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The Earl of Courtown: My Lords, I shall bring the views of the noble Lord to the attention of my noble friend Lady Blatch in due course.

We shall consider the suggestion of the noble Lord, Lord Tanlaw, about all-party agreement to an experiment, as we shall consider all suggestions. But it is not immediately evident that this is a party political matter suited to such an agreement.

The noble Lord, Lord Tanlaw, asked whether major banks have not moved to Frankfurt because of the present differences in time zones. I am not in a position to answer for the commercial decisions of individual banks. I imagine that such moves may have had to do not with time zones but with the fact that Frankfurt could be the home of a Central European Bank.

As to the suggestion of the noble Lord that there might be a referendum possibly following an experiment, your Lordships will know that successive governments have seen serious difficulties in reconciling the character of referendums with the proper functioning and authority of Parliament. That point was made with persuasive force, if I may say so, by my noble friend Lord Mountgarret.

As I said at the outset, no material change has occurred since your Lordships last debated the matter in January this year. I note that the Opposition have not altered their stance either, as was said by the noble Lord, Lord McIntosh of Haringey.

My noble friend Lady Trumpington remarked on that occasion that the Government do not look for an easy answer. I say to your Lordships now that the Government look for the right answer for the country as a whole. At that point I shall ensure that my noble friend Lady Trumpington receives a copy of Hansard to be able to note the kind words of her noble friend.

We continue to listen to representations. I have been listening carefully this evening and the Government will take note of all the arguments presented by your

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Lordships during the proceedings of this Bill. The Government have not shut the door on change. It remains our position that we do not believe that now is the time to bring our deliberations to an end.

Viscount Montgomery of Alamein: My Lords, I must first thank all noble Lords who have participated in this debate. It has been extremely interesting and much more wide ranging than I expected. A number of different views have been expressed. I find myself with the great temptation to wish to continue the argument with the noble Lord, Lord Howie of Troon, whose knowledge of geography is somewhat eccentric, if not deplorable. But owing to the lateness of the hour, I shall not do so. That would extend matters. Anyway, some of the arguments that he produced were refuted very effectively by the noble Lords, Lord Berkeley and Lord Mountevans. I look forward to continuing the debate with my good friend, if he is not my noble friend, outside in another environment. That will be a great pleasure.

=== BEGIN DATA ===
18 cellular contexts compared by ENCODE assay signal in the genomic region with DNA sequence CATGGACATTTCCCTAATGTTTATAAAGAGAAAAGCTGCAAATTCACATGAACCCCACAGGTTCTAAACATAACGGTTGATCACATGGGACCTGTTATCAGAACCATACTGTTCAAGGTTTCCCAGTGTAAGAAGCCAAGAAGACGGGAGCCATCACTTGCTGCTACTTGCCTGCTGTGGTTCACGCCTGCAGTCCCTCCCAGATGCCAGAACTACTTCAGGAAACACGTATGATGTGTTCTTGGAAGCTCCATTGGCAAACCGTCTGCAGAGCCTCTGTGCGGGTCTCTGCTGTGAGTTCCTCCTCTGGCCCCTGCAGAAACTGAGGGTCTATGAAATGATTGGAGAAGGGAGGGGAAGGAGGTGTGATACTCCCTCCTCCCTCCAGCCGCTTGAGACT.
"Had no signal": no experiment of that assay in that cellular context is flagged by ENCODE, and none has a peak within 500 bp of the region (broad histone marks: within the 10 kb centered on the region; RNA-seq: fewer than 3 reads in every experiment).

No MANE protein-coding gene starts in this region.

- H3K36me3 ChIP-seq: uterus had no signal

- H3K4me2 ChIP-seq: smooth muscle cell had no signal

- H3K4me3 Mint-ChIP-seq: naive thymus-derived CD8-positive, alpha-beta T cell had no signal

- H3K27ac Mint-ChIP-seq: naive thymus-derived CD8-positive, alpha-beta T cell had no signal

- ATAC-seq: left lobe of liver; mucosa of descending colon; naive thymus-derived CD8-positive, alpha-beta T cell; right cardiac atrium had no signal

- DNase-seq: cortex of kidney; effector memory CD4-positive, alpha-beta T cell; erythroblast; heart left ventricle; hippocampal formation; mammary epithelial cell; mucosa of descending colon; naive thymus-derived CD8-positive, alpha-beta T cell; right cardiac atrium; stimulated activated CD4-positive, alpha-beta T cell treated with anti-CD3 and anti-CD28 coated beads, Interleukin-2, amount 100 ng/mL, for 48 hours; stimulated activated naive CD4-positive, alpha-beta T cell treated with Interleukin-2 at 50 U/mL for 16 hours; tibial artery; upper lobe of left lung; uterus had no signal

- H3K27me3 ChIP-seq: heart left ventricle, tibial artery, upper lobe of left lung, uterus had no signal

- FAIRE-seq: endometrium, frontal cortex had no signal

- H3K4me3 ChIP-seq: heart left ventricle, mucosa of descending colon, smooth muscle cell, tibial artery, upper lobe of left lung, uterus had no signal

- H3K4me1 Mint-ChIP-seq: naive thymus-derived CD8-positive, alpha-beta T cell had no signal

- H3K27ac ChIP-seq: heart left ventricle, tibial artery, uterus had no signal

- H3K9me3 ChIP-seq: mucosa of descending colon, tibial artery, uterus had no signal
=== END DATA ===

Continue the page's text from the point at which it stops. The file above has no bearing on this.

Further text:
As I count the score, until we came to the Government it was 10 speeches in favour and three against. That is quite encouraging. But I must admit that the reply from my noble friend on the Front Bench was disappointing to say the least. I had hoped that in the intervening period we might have moved this cause forward and the Government would be prepared to take some kind of decision.

What was slightly surprising in one of the comments made by my noble friend was the mention of the number of letters that Ministers receive on this subject. It would be quite easy to organise "Rent-a-letter"--it has happened before--and then he could have as many letters as he liked on these subjects. But that is not the point. We are trying to achieve a quality argument, and that is what was displayed in this evening's debate. A number of ideas were suggested and I believe that the matter has been moved forward because this Bill has found more favour than that so cogently argued by my noble friend Lord Mountgarret earlier in the year.

I feel that we must continue with this Bill because, if it is passed in this House, it will go to another place and there will be an opportunity to discuss two Bills. As I said earlier, there is to be a twin-track approach, with this Bill as it is presently couched and another Bill couched in any way that the Member for Bournemouth decides. As my noble friend on the Front Bench said, that is not yet known. How it will be dealt with by the Government in another place remains to be seen. But at least we shall have a shot at the bird with both barrels, and that may be better than hitherto.

I hope therefore to conclude this matter today. I thank all noble Lords for their participation. I commend the Bill to the House and ask your Lordships to approve its Second Reading.

On Question, Bill read a second time, and committed to a Committee of the Whole House.

        House adjourned at nine minutes before eleven o'clock.


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